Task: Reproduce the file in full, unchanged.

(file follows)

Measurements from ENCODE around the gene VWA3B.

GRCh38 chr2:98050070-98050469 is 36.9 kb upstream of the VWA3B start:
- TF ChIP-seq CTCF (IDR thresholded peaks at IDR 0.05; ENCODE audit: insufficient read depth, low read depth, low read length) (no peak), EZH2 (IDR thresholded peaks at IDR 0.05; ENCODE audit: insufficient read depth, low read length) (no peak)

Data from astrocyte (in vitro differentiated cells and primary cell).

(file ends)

Measurements from ENCODE around the gene VWA3B.

GRCh38 chr2:98050070-98050469 is 36.9 kb upstream of the VWA3B start:
- TF ChIP-seq CTCF (IDR thresholded peaks at IDR 0.05; ENCODE audit: insufficient read depth, low read depth, low read length) (no peak), EZH2 (IDR thresholded peaks at IDR 0.05; ENCODE audit: insufficient read depth, low read length) (no peak)

Data from astrocyte (in vitro differentiated cells and primary cell).